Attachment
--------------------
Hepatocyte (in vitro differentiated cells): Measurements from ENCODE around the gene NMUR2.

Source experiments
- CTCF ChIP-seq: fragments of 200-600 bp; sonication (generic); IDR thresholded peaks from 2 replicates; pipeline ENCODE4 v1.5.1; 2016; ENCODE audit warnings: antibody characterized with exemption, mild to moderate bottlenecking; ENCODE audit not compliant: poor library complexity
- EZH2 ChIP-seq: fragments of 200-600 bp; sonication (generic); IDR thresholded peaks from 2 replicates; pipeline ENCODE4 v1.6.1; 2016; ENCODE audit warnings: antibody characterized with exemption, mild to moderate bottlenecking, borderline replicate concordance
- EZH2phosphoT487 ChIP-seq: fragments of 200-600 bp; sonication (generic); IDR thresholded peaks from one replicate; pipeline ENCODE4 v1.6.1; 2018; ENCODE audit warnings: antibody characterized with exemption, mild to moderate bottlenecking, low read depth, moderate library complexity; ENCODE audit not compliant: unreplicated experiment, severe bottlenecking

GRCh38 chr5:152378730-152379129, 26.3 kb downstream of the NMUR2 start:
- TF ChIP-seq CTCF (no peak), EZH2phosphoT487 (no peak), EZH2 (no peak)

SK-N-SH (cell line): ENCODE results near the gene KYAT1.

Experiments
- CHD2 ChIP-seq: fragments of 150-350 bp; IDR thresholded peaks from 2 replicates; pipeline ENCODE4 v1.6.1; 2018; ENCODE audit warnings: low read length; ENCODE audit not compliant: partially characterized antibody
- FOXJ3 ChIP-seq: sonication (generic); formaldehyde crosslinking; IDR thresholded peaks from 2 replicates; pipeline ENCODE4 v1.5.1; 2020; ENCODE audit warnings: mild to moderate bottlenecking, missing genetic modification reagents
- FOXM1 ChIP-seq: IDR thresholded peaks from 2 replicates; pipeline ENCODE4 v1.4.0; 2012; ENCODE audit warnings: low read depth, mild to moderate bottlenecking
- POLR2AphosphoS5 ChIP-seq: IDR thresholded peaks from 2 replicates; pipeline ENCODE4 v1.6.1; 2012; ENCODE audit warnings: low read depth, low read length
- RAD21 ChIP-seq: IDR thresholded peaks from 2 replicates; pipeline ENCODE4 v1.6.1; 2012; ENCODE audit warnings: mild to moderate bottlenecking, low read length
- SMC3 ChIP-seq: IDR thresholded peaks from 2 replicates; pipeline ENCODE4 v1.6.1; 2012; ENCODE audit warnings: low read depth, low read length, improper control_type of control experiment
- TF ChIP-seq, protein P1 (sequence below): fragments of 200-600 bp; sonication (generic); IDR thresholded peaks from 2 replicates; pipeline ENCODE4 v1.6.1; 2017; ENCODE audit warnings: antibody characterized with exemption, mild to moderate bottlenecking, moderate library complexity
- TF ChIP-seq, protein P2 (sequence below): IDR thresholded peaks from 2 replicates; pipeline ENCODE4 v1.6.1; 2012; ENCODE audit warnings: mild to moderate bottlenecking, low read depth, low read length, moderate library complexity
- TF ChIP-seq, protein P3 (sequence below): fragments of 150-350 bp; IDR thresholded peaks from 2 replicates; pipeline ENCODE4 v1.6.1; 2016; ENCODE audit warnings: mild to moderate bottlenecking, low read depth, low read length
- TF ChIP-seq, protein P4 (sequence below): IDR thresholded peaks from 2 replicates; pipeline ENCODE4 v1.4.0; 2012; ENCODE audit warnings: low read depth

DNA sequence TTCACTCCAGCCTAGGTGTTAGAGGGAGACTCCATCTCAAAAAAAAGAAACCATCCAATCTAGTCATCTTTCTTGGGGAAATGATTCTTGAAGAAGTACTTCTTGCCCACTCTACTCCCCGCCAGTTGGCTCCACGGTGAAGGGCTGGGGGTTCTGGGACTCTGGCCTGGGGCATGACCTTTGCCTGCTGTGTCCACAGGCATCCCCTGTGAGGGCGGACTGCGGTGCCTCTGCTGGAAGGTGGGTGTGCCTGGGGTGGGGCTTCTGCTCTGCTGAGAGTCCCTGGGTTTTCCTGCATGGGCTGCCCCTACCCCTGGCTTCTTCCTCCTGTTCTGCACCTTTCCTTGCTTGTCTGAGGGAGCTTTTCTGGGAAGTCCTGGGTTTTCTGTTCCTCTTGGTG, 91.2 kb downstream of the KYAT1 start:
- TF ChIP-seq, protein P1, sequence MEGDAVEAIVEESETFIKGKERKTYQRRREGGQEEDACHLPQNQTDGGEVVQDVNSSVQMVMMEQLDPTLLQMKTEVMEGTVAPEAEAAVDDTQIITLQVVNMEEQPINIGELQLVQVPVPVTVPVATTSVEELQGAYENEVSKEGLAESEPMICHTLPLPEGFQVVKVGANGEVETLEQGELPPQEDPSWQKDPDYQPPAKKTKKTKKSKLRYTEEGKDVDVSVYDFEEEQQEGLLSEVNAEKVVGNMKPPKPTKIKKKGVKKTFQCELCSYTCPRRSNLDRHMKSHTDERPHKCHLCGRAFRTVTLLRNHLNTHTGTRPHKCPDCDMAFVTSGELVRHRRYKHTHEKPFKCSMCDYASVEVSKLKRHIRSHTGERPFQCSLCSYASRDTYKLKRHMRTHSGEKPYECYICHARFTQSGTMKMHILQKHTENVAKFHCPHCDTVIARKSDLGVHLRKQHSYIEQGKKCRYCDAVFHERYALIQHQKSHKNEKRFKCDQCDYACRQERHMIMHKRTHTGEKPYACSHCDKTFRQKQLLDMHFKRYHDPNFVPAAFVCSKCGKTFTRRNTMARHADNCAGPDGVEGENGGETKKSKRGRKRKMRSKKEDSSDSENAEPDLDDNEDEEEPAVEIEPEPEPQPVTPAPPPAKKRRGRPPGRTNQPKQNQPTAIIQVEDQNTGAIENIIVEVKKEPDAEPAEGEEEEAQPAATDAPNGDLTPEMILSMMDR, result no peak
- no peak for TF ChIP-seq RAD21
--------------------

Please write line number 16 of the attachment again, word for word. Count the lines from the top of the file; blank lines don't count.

- TF ChIP-seq, protein P1 (sequence below): fragments of 200-600 bp; sonication (generic); IDR thresholded peaks from 2 replicates; pipeline ENCODE4 v1.6.1; 2017; ENCODE audit warnings: antibody characterized with exemption, mild to moderate bottlenecking, moderate library complexity